For each participant, a general linear model incorporating task effects (modeled as an event-related function convolved with the canonical hemodynamic response function), a mean, and a linear trend were used to compute t-contrast images (weighted parameter estimates) for each comparison at each voxel. These individual contrast images were then submitted to a second-level, random effects analysis to create mean t-images (thresholded at p= 0.001, uncorrected).

Region of Interest (ROI) Analyses

This study sought to investigate individual differences in reward processing during simple viewing of food stimuli and sexual scenes. To specifically explore the involvement of the nucleus accumbens (NAcc), a hub of the dopaminergic reward system consistently identified in human and animal studies of reward, addiction, and motivation, ROIs were created based on anatomical coordinates defined in a stereotactic investigation of the human NAcc (Neto et al., 2008). 6mm spherical ROIs were built centered at MNI coordinates x=−9, y=6, z=−4 (left NAcc) as well as x=9, y=6, z=−4 (right NAcc). Signal intensities (beta values) for this ROI were then calculated separately for each condition compared to fixation baseline and the relationship between activity in this area and behavioral measures were examined statistically.

Exploratory Whole-Brain Regression Analyses. Although the primary analyses reported here were based on an a priori defined region of interest centered on the NAcc, to identify additional activations that showed a relationship between appetitive behavior and brain activity, we performed additional exploratory whole-brain regression analyses. To identify regions associated with weight change, BMI change for each subject was entered into a whole-brain regression analysis examining the neural response to food images (food > baseline). Similarly, to identify regions whose activity in response to sexual scenes was associated with sexual behavior, SDI scores (dyadic and solitary) for each subject were entered into a whole-brain regression analysis examining the neural response to food images (sexual scenes > baseline).


Predicting Weight Change

Anatomical regions of interest (ROIs) were selected for both the left and right NAcc based on stereotactic coordinates (x, y, z = +/−9, 6, −4) (Figure 2a). Activity in response to viewing food images (during scanning; Time 1) was then used to predict weight change approximately six months later (Time 2; calculated as Body Mass Index [BMI] at Time 2 – BMI at Time 1). Results revealed that activity in the left NAcc correlated positively with BMI change, such that greater activity predicted subsequent weight gain (r = 0.37, p < 0.05; Figure 2b). Importantly, this relationship was unique to the food images. NAcc activity in response to the non-food images did not predict weight gain (animals: r = −0.07; people: r = −0.17; drinking scenes: r = 0.01; sexual scenes: r = −0.26; environmental scenes: −0.03). When contrasted directly (using standard formulas for contrasting r values using Fishers r to z transformation), the food cue-reactivity correlation with BMI change differed from the correlation for non-food images (p < 0.01).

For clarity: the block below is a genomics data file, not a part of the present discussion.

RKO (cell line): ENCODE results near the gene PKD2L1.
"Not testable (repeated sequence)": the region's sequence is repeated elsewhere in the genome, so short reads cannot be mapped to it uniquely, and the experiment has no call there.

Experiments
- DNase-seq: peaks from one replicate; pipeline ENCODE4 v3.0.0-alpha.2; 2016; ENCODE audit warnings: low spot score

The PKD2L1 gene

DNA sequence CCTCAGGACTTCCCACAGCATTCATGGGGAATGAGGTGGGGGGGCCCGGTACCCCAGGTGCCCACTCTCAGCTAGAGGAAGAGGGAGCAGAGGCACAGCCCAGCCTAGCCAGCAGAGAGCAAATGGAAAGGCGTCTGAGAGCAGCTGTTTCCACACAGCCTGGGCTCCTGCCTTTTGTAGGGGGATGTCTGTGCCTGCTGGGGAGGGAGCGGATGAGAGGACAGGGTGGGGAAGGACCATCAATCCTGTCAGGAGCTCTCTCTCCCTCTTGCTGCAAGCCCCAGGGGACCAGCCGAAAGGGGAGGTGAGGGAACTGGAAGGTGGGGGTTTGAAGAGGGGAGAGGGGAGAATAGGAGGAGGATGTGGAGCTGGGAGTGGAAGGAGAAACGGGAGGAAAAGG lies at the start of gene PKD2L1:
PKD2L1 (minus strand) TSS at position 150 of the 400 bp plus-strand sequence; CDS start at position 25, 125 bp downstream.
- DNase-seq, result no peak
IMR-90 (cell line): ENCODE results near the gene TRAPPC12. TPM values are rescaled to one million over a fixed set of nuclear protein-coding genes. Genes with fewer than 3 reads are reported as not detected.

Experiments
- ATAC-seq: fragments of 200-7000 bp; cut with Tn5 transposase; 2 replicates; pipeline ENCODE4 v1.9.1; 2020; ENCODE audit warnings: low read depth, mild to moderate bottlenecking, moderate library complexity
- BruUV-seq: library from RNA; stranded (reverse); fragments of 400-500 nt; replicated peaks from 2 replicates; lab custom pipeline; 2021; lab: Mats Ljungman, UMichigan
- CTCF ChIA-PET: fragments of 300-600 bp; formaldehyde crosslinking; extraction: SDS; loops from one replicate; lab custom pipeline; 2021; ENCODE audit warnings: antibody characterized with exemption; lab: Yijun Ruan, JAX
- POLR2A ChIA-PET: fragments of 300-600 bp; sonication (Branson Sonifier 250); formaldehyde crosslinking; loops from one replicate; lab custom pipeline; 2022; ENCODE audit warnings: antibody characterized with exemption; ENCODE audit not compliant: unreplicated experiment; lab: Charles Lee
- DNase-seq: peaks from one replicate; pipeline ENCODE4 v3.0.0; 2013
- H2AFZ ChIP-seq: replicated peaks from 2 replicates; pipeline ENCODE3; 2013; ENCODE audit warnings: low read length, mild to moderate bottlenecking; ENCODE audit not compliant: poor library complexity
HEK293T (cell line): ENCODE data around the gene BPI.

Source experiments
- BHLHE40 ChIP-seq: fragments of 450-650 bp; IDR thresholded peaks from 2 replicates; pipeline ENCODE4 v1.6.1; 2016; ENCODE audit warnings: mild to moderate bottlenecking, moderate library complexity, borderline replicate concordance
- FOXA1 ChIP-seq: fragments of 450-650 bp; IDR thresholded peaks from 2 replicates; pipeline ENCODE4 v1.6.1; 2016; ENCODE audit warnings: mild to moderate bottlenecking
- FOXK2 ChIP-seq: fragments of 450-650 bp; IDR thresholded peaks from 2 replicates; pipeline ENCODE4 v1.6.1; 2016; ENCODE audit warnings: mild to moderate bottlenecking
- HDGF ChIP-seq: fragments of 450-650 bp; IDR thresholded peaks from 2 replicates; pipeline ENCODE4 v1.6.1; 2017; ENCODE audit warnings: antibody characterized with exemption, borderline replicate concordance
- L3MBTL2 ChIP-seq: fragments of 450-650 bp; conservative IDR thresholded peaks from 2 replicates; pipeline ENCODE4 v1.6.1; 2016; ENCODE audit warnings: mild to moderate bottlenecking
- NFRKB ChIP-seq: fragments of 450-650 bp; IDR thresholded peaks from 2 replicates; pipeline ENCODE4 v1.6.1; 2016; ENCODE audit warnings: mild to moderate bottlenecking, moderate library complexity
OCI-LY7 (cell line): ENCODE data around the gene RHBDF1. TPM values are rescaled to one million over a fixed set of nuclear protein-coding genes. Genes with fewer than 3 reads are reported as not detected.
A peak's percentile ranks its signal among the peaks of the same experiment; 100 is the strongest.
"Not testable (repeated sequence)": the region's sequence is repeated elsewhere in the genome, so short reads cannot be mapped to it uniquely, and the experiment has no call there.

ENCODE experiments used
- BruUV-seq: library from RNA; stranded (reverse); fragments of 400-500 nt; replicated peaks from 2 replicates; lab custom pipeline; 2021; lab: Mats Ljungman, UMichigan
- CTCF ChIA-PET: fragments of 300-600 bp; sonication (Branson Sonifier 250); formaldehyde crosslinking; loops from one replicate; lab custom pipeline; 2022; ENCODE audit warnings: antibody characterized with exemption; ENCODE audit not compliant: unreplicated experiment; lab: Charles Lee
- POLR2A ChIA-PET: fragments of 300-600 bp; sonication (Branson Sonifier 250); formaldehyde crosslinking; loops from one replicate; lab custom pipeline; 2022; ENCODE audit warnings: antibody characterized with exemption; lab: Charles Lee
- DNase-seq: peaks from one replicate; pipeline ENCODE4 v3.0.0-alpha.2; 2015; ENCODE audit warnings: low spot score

Figure 2 

Nucleus accumbens activity to food and sexual images predicts weight gain and sexual desire, respectively. (A) The anatomical ROI of the left NAcc with central Talairach coordinates (x, y, z) −9, 6, −4 is displayed on a coronal brain slice.

The relationship between left NAcc activity and weight change was also evident in whole-brain regression analyses. Results of whole-brain regression analyses revealed that activity in the left nucleus accumbens (lNAcc; −9 9 −3) was the only region to show a significant correlation with BMI at this threshold. Using a more lenient statistical threshold (p < 0.005), additional positive correlations were observed in the anterior cingulate (BA 32: 6 50 0), and the inferior temporal gyrus (BA 20; 36 −5 −33).

Predicting Sexual Behavior

Just as cue-reactivity to food images was investigated as potential predictors of weight gain, cue-reactivity to sexual images was used to predict sexual desire (as indexed by the Sexual Desire Inventory: solitary sexual desire (SDI-SSD), which measures interest in behaving sexually by oneself, and dyadic sexual desire (SDI-DSD), which measures interest in behaving sexually with a partner)(Spector et al., 1996). Left NAcc activity in response to viewing sexual scenes was positively correlated with both solitary sexual desire (r= 0.36, p = 0.01) and dyadic sexual desire (r = 0.39, p < 0.01; Figure 2c). Whereas the relationship between weight gain and NAcc activity was unique to food images, the relationship between sexual desire and NAcc activity was unique to sexual images. None of the other image categories predicted sexual desire (all r’s < ±0.20), and the correlation between cue-reactivity for sexual scenes and SDI scores differed from non-sexual images correlations (p < 0.05).

Results of the whole-brain exploratory analysis revealed additional positive correlations between cue-reactivity to sexual scenes and the solitary and dyadic sexual desire measures (thresholded at p < 0.001, minimum cluster size = 5 voxels) in a region of the orbitofrontal cortex (BA 10: 15 58 0) right middle temporal gyrus (BA 20: 39 2 −20) and the left parahippocampal gyrus (−21 −27 −16).